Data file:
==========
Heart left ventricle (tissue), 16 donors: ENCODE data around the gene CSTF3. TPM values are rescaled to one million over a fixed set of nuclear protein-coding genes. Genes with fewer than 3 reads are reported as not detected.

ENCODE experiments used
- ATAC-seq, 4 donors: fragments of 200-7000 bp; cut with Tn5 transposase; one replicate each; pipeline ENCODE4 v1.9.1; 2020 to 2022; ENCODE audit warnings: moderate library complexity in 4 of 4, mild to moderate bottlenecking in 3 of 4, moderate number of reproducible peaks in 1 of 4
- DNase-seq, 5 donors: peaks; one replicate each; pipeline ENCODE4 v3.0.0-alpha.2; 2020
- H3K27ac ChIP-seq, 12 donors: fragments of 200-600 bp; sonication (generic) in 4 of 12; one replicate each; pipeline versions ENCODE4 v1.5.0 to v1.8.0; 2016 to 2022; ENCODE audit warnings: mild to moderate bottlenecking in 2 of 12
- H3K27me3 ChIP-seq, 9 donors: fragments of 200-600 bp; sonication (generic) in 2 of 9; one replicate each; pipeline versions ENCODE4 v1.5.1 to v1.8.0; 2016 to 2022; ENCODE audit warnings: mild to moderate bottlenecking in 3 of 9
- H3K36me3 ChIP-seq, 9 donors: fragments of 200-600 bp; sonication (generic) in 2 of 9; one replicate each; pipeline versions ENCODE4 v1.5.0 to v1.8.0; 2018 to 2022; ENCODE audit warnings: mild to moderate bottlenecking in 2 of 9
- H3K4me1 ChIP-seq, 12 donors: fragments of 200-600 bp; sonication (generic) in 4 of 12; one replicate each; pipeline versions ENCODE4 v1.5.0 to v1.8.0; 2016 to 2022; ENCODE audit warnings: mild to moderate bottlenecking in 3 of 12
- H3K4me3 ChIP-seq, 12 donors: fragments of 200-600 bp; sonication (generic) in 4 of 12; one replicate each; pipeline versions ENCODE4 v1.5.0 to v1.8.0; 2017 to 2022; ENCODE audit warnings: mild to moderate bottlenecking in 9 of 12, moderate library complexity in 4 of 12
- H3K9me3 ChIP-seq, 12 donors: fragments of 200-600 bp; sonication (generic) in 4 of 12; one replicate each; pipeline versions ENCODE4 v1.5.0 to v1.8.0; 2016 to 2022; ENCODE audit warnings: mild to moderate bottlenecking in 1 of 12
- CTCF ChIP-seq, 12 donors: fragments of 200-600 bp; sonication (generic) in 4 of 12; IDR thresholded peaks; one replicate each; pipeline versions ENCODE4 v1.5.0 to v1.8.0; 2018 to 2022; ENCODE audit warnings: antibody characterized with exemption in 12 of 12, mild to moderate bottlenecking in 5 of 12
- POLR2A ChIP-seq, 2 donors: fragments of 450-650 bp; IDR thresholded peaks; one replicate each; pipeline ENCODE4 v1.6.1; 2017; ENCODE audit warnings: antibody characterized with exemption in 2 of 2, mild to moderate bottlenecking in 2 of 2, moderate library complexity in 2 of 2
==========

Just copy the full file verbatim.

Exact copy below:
Heart left ventricle (tissue), 16 donors: ENCODE data around the gene CSTF3. TPM values are rescaled to one million over a fixed set of nuclear protein-coding genes. Genes with fewer than 3 reads are reported as not detected.

ENCODE experiments used
- ATAC-seq, 4 donors: fragments of 200-7000 bp; cut with Tn5 transposase; one replicate each; pipeline ENCODE4 v1.9.1; 2020 to 2022; ENCODE audit warnings: moderate library complexity in 4 of 4, mild to moderate bottlenecking in 3 of 4, moderate number of reproducible peaks in 1 of 4
- DNase-seq, 5 donors: peaks; one replicate each; pipeline ENCODE4 v3.0.0-alpha.2; 2020
- H3K27ac ChIP-seq, 12 donors: fragments of 200-600 bp; sonication (generic) in 4 of 12; one replicate each; pipeline versions ENCODE4 v1.5.0 to v1.8.0; 2016 to 2022; ENCODE audit warnings: mild to moderate bottlenecking in 2 of 12
- H3K27me3 ChIP-seq, 9 donors: fragments of 200-600 bp; sonication (generic) in 2 of 9; one replicate each; pipeline versions ENCODE4 v1.5.1 to v1.8.0; 2016 to 2022; ENCODE audit warnings: mild to moderate bottlenecking in 3 of 9
- H3K36me3 ChIP-seq, 9 donors: fragments of 200-600 bp; sonication (generic) in 2 of 9; one replicate each; pipeline versions ENCODE4 v1.5.0 to v1.8.0; 2018 to 2022; ENCODE audit warnings: mild to moderate bottlenecking in 2 of 9
- H3K4me1 ChIP-seq, 12 donors: fragments of 200-600 bp; sonication (generic) in 4 of 12; one replicate each; pipeline versions ENCODE4 v1.5.0 to v1.8.0; 2016 to 2022; ENCODE audit warnings: mild to moderate bottlenecking in 3 of 12
- H3K4me3 ChIP-seq, 12 donors: fragments of 200-600 bp; sonication (generic) in 4 of 12; one replicate each; pipeline versions ENCODE4 v1.5.0 to v1.8.0; 2017 to 2022; ENCODE audit warnings: mild to moderate bottlenecking in 9 of 12, moderate library complexity in 4 of 12
- H3K9me3 ChIP-seq, 12 donors: fragments of 200-600 bp; sonication (generic) in 4 of 12; one replicate each; pipeline versions ENCODE4 v1.5.0 to v1.8.0; 2016 to 2022; ENCODE audit warnings: mild to moderate bottlenecking in 1 of 12
- CTCF ChIP-seq, 12 donors: fragments of 200-600 bp; sonication (generic) in 4 of 12; IDR thresholded peaks; one replicate each; pipeline versions ENCODE4 v1.5.0 to v1.8.0; 2018 to 2022; ENCODE audit warnings: antibody characterized with exemption in 12 of 12, mild to moderate bottlenecking in 5 of 12
- POLR2A ChIP-seq, 2 donors: fragments of 450-650 bp; IDR thresholded peaks; one replicate each; pipeline ENCODE4 v1.6.1; 2017; ENCODE audit warnings: antibody characterized with exemption in 2 of 2, mild to moderate bottlenecking in 2 of 2, moderate library complexity in 2 of 2